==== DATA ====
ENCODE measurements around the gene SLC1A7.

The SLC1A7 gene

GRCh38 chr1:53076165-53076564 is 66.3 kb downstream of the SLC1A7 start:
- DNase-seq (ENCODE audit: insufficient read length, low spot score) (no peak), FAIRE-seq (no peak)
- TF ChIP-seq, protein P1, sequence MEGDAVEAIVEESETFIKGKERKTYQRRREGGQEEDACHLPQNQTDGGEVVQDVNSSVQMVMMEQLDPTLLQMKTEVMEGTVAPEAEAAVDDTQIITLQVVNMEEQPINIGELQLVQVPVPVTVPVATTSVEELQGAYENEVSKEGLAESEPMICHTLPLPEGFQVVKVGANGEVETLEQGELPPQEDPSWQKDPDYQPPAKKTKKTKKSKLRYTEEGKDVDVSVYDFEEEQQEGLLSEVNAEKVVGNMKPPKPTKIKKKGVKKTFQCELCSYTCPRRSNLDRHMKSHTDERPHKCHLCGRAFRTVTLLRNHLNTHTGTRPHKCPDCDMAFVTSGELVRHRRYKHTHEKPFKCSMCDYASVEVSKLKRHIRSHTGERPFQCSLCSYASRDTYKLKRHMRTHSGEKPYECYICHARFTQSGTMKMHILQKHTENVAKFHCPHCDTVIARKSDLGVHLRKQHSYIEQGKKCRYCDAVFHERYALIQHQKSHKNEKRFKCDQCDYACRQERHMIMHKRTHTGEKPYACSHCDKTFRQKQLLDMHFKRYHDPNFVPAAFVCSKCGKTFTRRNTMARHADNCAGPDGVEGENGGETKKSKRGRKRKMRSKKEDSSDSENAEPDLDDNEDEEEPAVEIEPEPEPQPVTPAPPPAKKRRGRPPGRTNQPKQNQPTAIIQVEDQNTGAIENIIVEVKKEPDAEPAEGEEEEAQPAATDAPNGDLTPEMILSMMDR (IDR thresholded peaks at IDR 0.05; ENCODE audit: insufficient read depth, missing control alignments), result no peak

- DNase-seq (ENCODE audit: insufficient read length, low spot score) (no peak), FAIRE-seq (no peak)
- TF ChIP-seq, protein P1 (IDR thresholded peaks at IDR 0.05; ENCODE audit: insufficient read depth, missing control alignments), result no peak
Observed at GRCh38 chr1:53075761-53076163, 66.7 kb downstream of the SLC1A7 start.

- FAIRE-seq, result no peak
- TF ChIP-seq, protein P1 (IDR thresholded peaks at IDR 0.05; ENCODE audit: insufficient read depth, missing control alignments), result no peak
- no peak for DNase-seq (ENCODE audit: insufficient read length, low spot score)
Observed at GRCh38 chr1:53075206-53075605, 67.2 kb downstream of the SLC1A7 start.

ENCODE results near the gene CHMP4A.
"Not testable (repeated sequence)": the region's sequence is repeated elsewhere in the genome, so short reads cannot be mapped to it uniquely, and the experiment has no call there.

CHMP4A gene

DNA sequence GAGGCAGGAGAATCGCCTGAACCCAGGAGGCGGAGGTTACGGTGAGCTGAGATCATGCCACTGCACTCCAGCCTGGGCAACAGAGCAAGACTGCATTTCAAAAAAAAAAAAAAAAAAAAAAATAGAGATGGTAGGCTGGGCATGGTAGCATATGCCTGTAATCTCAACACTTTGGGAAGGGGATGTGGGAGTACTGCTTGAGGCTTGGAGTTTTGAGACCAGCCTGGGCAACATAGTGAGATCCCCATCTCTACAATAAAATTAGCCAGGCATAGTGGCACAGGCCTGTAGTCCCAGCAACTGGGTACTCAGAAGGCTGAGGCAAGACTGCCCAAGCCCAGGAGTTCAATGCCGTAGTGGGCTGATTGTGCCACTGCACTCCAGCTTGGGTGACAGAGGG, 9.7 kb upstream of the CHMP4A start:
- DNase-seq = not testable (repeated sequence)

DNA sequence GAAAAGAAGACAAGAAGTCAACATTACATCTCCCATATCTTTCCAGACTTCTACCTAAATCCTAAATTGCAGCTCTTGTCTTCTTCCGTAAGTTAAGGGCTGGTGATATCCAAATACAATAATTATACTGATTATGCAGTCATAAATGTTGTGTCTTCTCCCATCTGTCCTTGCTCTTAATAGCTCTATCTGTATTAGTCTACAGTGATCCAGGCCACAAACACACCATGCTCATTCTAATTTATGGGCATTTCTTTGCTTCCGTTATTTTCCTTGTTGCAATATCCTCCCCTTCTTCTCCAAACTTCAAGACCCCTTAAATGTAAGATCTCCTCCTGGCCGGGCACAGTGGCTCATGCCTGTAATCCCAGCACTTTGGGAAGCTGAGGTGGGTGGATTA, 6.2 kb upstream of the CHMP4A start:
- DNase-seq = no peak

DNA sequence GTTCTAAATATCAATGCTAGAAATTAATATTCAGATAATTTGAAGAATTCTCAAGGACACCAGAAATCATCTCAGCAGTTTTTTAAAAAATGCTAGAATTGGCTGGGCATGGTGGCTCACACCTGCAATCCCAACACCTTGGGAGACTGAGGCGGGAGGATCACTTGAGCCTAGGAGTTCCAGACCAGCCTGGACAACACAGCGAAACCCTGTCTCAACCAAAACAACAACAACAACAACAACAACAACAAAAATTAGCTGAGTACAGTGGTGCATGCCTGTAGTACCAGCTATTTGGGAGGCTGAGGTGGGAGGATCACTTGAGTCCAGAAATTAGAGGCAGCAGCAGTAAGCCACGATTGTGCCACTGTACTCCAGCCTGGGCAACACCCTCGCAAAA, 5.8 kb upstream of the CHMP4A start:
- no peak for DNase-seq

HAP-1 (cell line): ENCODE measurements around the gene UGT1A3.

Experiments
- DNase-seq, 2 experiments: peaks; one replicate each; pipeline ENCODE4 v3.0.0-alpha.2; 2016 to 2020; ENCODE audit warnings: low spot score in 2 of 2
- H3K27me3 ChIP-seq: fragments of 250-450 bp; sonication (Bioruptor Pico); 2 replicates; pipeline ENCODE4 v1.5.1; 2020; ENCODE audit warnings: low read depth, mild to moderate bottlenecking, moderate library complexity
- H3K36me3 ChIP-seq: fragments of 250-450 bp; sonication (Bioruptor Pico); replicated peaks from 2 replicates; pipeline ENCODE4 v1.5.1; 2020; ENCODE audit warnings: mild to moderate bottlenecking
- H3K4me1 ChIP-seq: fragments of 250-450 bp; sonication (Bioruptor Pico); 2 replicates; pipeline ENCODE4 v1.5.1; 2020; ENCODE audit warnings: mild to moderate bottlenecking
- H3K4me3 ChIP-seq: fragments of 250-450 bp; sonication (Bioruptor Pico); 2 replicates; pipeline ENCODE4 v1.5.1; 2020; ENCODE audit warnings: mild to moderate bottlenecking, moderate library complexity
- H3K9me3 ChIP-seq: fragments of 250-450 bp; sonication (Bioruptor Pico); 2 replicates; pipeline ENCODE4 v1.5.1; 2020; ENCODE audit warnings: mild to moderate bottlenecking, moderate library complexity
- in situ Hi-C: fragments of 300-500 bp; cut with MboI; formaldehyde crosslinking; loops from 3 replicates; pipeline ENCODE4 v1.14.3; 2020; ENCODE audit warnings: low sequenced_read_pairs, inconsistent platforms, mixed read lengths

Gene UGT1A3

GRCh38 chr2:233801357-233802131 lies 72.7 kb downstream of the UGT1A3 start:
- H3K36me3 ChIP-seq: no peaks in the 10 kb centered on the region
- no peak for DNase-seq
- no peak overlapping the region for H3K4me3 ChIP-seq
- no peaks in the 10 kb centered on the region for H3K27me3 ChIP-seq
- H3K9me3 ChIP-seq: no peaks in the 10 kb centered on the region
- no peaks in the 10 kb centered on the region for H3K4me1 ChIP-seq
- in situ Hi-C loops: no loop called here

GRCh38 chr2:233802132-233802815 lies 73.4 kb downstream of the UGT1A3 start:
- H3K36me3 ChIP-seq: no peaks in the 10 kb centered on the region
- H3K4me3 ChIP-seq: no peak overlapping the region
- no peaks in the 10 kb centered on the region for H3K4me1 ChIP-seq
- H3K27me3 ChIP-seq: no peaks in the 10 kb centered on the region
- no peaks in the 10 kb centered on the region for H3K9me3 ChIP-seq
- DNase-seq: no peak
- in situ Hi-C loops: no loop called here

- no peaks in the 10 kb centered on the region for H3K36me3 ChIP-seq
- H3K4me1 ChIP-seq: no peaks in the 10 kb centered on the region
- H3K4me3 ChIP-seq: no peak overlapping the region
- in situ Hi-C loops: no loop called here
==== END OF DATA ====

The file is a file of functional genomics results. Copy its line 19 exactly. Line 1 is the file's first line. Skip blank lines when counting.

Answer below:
- DNase-seq = no peak